Surrey schools finish for the summer holidays today and when the bell goes at 13:30, Sissyboo will finish her reception year. I cannot believe how quickly the time has gone. It seems only five minutes ago that I was sewing on a gazillion name labels (repeat after me: iron on next time; iron on, OK?), getting school uniform and hoping she wouldn’t grow out of her Clark’s shoes too quickly.
Then came the bewildering two settling in weeks of alternate mornings and afternoons depending on which half of the alphabet your child’s surname fell into, the colour of your birthstone and whether or not there was a ‘r’ in the month. I swear it was designed to be as awkward as possible to test parents’ organisational skills. These would be much needed throughout the year as we were instructed to make innovational outfits for space week, come up with fundraising ideas for Comic Relief, while making cakes for the Christmas Fair, a nativity outfit, more cakes for another fair, designing Christmas cards in October, filling jam jars with goodies about ten times across the year, making more cakes for the summer fete, conjuring an Easter bonnet, making more cakes, and a hundred other demands I have repressed for my own sanity, all with a generous 24 hours notice.
Maybe it’s because the school’s kept us all so busy this year that the time has passed so quickly. Sissyboo started reception with a dress that was practically down by her ankles and is now an inch above her knees. She knew the alphabet and basic jolly phonics, and could count reasonably. She can now read quite well, recognise and write numbers up to 20 and do some basic addition and subtraction. She has gone from a shy girl to a still fundamentally guarded, but much more confident and try anything kind of girl.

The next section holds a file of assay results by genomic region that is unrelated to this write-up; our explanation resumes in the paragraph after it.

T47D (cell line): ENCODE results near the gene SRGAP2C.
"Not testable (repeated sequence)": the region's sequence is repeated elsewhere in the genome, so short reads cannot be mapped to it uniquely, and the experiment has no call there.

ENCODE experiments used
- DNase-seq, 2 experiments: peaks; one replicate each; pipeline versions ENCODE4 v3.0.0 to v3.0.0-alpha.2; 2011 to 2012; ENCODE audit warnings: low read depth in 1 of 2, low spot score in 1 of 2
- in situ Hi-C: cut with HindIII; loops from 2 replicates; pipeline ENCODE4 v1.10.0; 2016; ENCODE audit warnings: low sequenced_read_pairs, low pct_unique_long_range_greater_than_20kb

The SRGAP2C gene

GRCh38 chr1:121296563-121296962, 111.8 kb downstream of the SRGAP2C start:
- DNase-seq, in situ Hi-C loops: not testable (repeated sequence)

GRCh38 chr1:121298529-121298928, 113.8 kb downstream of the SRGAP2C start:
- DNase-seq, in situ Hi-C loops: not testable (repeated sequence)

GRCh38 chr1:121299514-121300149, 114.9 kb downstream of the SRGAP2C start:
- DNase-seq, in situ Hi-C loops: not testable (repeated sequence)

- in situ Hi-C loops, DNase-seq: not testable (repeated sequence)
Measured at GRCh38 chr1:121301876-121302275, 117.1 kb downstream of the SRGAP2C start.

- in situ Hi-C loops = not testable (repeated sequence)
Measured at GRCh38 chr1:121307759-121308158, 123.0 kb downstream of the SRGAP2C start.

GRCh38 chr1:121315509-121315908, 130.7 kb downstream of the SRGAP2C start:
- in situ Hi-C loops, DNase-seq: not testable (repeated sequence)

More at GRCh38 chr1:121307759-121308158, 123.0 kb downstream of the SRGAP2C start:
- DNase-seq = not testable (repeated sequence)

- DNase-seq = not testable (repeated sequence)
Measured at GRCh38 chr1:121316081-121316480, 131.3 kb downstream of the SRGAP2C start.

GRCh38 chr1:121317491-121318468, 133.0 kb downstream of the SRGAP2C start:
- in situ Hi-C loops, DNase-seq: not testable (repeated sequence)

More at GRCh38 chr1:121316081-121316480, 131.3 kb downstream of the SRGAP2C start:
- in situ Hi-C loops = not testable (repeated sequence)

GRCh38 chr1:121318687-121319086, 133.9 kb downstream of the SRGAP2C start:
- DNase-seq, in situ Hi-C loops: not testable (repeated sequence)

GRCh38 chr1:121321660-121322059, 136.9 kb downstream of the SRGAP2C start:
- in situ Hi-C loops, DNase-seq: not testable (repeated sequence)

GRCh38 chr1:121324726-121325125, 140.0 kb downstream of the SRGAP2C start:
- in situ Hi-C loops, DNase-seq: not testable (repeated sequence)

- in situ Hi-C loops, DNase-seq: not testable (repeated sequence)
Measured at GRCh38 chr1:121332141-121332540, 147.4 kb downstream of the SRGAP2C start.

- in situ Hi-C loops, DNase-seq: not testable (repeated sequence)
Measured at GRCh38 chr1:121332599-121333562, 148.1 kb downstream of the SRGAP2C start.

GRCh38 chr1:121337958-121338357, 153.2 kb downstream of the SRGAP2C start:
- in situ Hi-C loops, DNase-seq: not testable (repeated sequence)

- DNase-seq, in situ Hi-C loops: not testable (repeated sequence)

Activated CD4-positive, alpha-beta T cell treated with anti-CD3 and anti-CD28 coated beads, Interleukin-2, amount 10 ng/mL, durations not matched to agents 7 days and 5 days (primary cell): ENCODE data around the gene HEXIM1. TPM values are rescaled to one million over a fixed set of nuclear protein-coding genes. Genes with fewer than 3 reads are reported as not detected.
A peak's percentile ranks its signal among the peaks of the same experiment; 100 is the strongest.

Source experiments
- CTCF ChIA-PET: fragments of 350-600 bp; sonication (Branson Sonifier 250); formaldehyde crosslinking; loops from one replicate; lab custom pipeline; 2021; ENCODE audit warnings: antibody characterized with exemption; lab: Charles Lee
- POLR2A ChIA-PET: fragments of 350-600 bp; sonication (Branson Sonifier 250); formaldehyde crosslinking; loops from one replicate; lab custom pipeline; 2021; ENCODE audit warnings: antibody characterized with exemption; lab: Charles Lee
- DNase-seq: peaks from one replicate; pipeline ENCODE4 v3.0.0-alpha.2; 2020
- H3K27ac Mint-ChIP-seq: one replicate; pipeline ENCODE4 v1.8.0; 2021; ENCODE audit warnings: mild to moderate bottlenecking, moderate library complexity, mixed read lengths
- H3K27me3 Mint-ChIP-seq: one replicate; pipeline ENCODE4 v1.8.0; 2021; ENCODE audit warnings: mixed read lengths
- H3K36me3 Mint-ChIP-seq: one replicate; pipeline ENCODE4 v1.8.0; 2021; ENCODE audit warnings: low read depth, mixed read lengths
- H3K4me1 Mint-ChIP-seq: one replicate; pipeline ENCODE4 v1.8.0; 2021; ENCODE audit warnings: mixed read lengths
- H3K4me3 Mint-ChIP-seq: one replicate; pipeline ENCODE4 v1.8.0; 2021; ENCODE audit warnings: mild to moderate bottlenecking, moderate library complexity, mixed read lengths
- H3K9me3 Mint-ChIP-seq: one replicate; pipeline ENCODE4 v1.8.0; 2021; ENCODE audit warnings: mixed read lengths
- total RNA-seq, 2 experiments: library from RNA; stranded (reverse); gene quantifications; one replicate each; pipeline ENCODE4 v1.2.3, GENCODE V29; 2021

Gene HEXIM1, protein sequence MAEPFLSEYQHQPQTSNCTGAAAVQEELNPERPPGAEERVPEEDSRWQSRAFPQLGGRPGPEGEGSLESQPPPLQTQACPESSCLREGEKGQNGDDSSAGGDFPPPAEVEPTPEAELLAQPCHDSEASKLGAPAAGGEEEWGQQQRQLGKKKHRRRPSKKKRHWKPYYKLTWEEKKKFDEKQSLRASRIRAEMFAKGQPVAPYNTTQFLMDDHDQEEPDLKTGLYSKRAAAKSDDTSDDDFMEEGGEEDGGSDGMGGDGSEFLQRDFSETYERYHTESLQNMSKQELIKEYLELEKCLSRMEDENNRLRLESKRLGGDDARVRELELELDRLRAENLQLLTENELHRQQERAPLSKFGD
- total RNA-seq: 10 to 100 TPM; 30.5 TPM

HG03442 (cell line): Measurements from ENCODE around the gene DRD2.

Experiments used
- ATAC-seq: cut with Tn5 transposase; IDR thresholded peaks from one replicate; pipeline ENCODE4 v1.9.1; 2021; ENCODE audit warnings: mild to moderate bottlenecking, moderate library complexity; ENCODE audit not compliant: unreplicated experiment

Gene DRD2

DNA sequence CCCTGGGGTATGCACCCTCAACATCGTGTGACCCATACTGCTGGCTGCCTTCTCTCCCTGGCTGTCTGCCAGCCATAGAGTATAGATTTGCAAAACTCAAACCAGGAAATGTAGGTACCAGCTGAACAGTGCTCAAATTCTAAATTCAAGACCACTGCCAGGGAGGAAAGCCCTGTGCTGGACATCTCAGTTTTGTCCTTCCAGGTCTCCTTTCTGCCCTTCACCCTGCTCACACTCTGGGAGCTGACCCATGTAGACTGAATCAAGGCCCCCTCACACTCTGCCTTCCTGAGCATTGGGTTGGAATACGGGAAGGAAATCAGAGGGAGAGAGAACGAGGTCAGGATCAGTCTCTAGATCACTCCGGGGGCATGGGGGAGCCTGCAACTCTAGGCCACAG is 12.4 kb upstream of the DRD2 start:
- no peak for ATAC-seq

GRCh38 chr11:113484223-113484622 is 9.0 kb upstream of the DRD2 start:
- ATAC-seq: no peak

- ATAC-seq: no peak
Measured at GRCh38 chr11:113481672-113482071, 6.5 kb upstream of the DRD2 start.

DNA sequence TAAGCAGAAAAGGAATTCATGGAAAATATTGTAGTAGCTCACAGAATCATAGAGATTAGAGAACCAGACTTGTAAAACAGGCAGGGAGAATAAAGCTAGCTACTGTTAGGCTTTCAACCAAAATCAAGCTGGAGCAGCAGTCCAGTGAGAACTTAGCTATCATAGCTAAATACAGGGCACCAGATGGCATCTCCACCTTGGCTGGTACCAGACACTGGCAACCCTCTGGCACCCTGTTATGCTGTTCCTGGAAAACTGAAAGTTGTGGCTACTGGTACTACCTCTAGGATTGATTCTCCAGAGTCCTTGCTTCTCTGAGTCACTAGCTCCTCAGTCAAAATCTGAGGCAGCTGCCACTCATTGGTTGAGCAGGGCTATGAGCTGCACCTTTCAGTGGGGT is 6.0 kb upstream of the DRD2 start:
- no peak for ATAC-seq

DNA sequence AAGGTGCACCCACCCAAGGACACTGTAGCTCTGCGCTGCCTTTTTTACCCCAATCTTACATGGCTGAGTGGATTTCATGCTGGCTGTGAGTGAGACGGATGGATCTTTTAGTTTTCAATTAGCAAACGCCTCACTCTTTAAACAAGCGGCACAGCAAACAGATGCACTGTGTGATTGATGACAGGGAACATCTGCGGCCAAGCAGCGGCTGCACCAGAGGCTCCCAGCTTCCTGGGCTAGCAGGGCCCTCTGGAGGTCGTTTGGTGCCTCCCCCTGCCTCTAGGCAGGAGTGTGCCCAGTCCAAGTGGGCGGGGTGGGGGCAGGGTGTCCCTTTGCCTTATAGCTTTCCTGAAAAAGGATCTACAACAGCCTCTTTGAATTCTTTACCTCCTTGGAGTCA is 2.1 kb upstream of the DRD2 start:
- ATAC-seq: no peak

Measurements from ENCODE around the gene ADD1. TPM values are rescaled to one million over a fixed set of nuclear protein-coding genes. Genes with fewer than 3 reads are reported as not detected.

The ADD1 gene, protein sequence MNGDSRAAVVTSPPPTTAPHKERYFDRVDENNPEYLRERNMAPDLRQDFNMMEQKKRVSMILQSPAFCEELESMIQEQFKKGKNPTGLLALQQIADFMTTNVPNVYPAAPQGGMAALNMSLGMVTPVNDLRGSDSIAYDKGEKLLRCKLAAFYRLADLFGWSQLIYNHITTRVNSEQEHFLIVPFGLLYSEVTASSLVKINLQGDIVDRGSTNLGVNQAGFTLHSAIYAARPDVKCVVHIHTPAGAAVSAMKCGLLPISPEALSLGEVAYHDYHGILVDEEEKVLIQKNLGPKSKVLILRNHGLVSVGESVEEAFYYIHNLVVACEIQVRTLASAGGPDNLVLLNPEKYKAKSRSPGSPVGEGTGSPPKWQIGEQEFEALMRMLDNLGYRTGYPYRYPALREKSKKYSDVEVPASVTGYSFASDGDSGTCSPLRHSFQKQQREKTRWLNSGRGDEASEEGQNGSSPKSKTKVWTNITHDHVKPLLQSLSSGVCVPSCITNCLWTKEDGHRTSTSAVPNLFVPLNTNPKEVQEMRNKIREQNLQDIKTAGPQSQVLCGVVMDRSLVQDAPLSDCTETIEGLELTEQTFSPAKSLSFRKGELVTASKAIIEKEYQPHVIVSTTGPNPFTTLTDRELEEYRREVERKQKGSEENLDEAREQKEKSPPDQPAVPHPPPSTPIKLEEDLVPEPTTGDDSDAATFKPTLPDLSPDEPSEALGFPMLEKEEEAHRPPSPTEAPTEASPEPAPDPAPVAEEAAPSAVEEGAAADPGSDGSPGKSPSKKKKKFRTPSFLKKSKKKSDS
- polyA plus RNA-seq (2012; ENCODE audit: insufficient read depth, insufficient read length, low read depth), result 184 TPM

She has grown in so many ways. All of her class have. But not all of them have done so with the kinds of difficulties Sissyboo has. Since she started school she has had to increasingly face up to the reality of having a little brother who needs more of her mummy’s attention than most younger siblings. She has had to put up with mummy and Boo going AWOL on occasion as we were hospitalised in three different hospitals over Christmas. She has had to watch her brother having seizures and see him scream while they drew bloods for what felt like an hour when they (wrongly, thank God) thought he had contracted meningitis again. She has had to see the younger siblings of two of her nursery friends and now classmates leapfrog spectacularly over her little brother in terms of their physical development despite the fact that both are six months younger. She knows her brother may never walk. She knows he might never be able to go to her school. She doesn’t think it’s OK.
Things have been really hard on her: harder than I care to think about most of the time, and harder (mercifully) than I think she knows much of the time. Over the course of the past year, there have been many blips. Her behaviour (usually very good and mature for a five-year-old) has descended into shouting, hitting and tantrums of the kind I have never seen. Every so often she can’t sleep for a week or so at a time and starts wetting herself. These things don’t always seem Boo-related immediately. They usually transpire to be.
As I’ve said before on the blog, one of the hardest things about our new life is coming to terms with its impact on Sissyboo. At times, I have felt like I have lost her. I often feel as though I have let her down because I can’t spend as much time with her as I’d like to or do all the things she needs me to or would like to. I know she feels like this too sometimes, but I know she doesn’t love me any less for that and, perhaps most impressively of all, I know that she doesn’t for a second take it out on her brother. I have never seen two children love each other as much the Boos.
Somehow, she has got through all of this. She hasn’t just survived (as I think I have); she has triumphed. I know her journey with Boo, like ours, is only just beginning. As it unfolds it will present new and probably unexpected challenges. But for now I am going to take the time to be proud of my remarkable (not-so-little) girl and all that she has achieved this year. I am one lucky Mummy.